Liberia: Implementation of Truth Commission Report Essential to Achieving Long-Lasting Peace, Says UN Envoy

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Mr. Yacoub El Hillo, the United Nations Resident Coordinator in Liberia says, that in order for the gains that have been realized in Liberia to be sustainable, grievances from the past must be addressed and the Truth and Reconciliation Report implemented.

Gbarnga, Bong County – Mr. Yacoub El Hillo, the United Nations Resident Coordinator in Liberia says the global body strongly believes that the implementation of the recommendations of the Truth & Reconciliation Commission(TRC) RC is one of the essential channels of achieving long lasting peace and fostering full reconciliation.

Speaking at a one-day National Colloquium on the Implementation of the TRC Recommendations held in Gbarnga, Bong County Thursday, the UN Envoy said the colloquium is an excellent opportunity for all to discuss a mutually agreeable mechanism to bring closure to the past. “This colloquium is an opportunity to add the voice of the United Nations to the conversations taking place on accountability, reconciliation and peace consolidation in Liberia. Excellences, Distinguished Ladies and Gentlemen Liberia so far has enjoyed 15 years of uninterrupted stability crowned by the successful completion in March 2018, of an extended peacekeeping period.”


“To achieve sustainable peace, there is the need for Liberians to continue to respect the right and dignity of one another, promote access to justice, ensure inclusive and equitable growth, increase basic quality services for all, and establish capable institutions able to resolve conflicts and enforce laws fairly. In any country where the rule of law is not effectively administered, injustice, violence against women and girls, corruption, and general criminality are often endemic.”


Mr. Yacoub El Hillo, the United Nations Resident Coordinator in Liberia

On accountability, the envoy said, all Liberians, have the right and the opportunity to discuss and agree on the restorative mechanism they want to put in place to bring closure to this important question. “This mechanism need not come from outside and need not be set up outside. It can be right here, led and owned by Liberians. As long as it is in conformity with international standards and as long as it is credible in the eyes of the victims and their families and the public at large.”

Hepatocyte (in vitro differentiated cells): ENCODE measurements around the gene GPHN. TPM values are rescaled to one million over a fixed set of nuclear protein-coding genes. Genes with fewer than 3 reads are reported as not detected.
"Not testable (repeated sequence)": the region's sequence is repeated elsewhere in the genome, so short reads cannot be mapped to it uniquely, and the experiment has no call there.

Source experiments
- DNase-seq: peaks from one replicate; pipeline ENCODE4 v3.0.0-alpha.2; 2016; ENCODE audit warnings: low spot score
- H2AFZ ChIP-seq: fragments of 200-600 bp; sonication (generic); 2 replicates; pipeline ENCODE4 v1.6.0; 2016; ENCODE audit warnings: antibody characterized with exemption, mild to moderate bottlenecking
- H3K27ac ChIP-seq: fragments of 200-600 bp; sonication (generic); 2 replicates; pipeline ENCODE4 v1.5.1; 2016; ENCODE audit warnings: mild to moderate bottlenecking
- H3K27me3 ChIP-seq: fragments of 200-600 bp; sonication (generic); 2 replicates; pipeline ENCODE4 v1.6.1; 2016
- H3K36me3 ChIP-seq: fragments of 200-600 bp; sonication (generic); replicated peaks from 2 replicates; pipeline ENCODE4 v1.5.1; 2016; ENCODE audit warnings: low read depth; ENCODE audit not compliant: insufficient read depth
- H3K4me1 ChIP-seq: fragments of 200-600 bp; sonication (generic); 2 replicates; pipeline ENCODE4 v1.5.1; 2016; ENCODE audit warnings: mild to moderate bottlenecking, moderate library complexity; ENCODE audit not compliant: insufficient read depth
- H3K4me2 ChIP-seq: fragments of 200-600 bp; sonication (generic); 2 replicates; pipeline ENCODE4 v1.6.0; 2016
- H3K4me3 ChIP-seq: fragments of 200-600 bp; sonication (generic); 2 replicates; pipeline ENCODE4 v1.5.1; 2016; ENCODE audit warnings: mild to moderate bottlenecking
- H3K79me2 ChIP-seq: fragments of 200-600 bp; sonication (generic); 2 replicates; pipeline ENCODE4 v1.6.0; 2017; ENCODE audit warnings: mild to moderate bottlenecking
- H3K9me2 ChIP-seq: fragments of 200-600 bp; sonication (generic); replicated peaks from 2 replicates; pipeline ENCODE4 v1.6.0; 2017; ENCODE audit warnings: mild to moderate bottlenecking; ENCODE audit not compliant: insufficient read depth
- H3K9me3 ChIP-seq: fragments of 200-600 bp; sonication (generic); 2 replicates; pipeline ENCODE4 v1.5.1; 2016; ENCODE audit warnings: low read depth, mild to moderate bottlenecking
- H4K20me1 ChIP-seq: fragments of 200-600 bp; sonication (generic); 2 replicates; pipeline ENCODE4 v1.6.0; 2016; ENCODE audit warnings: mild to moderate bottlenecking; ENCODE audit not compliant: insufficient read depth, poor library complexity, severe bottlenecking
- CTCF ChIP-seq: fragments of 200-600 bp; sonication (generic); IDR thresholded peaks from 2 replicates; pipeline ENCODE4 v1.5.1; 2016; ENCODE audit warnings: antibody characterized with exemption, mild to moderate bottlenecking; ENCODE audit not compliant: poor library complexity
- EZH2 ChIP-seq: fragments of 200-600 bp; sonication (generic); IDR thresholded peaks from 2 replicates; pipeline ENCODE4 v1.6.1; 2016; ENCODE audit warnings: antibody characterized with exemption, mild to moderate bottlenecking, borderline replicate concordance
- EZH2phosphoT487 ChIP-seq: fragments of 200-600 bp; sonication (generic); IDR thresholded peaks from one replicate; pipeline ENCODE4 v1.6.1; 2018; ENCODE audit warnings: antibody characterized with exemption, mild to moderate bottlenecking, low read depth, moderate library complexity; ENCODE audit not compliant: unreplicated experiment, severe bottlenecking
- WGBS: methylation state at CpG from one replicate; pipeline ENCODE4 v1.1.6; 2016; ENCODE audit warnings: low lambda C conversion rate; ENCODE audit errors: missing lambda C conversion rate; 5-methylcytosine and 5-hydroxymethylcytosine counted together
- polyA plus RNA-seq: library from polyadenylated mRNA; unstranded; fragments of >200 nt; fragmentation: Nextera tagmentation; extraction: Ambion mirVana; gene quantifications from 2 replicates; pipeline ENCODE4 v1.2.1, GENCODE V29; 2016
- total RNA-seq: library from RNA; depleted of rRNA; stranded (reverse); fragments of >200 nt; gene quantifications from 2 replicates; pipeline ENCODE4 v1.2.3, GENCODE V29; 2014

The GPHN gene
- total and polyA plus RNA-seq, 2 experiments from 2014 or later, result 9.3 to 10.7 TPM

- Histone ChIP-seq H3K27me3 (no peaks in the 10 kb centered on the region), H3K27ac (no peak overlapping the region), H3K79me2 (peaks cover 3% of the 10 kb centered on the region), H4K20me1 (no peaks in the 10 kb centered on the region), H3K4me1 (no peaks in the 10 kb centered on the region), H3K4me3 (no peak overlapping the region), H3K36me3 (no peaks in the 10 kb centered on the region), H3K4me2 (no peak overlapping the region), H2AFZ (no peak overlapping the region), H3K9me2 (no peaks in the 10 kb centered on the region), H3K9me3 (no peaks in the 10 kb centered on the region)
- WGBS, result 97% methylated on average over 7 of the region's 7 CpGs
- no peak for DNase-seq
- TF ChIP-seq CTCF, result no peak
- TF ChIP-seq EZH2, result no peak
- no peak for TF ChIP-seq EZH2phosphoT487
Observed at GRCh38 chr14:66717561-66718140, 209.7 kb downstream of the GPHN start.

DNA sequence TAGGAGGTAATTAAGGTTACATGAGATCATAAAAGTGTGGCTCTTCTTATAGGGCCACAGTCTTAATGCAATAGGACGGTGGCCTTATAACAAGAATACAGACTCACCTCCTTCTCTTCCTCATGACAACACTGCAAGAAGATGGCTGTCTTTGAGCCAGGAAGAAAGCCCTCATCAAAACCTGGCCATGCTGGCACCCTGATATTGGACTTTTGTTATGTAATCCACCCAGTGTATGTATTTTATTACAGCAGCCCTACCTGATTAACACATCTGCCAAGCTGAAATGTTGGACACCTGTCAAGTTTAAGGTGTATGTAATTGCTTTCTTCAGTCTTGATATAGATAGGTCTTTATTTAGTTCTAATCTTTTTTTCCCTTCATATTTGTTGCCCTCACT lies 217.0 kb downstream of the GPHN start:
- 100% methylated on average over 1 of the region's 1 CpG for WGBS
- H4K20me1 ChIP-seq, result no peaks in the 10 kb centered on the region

Mr. El Hillo averred that for the gains that have been realized to be sustainable, grievances from the past must be addressed. “The series of conversations that will take place in the colloquium from today will hopefully contribute to this. I therefore urge all participants to be frank, constructive and solution oriented, bearing in mind that the overarching need for peace, stability, progress and economic development of Liberia can only be sustained if Liberians speak out and dialogue on how to heal the wounds of the past.

The envoy stated that there is general agreement that efforts to build sustainable peace in post conflict states are not durable without equally establishing the rule of law. Rule of Law in this instance presupposes remedies and redress for violations, and dedicated efforts to seek closure to the past and forge a peaceful future.

Conversely, he added, there cannot be development in any society without peace and that sustainable peace cannot be fully consolidated without the respect for human rights. “To achieve sustainable peace, there is the need for Liberians to continue to respect the right and dignity of one another, promote access to justice, ensure inclusive and equitable growth, increase basic quality services for all, and establish capable institutions able to resolve conflicts and enforce laws fairly. In any country where the rule of law is not effectively administered, injustice, violence against women and girls, corruption, and general criminality are often endemic.”

The UN envoy said the colloquium is imperative as it strives to convene all stakeholders to agree on the way forward with the TRC recommendations.

He said the UN remains committed to continuing its support of the government and the people of Liberia in their quest for lasting stability, peace and reconciliation. However, he added, for any country to attain enviable heights among the comity of nations, there must be sustainable peace. “And sustainable peace means that the probability of using destructive conflict, oppression and violence to solve problems is so low that it does not form part of any party’s strategy, while the probability of using cooperation, dialogue and collaborative problem-solving to promote social justice is the norm.”

Mr. El Hillo said the United Nations vision for Liberia is “to support Liberia to become a reconciled, transformed and prosperous nation anchored on accountable institutions and equitable, inclusive sustainable development”.

This vision, he said, is only achievable if all Liberians rise to the occasion of placing national interests over and above any other interest.

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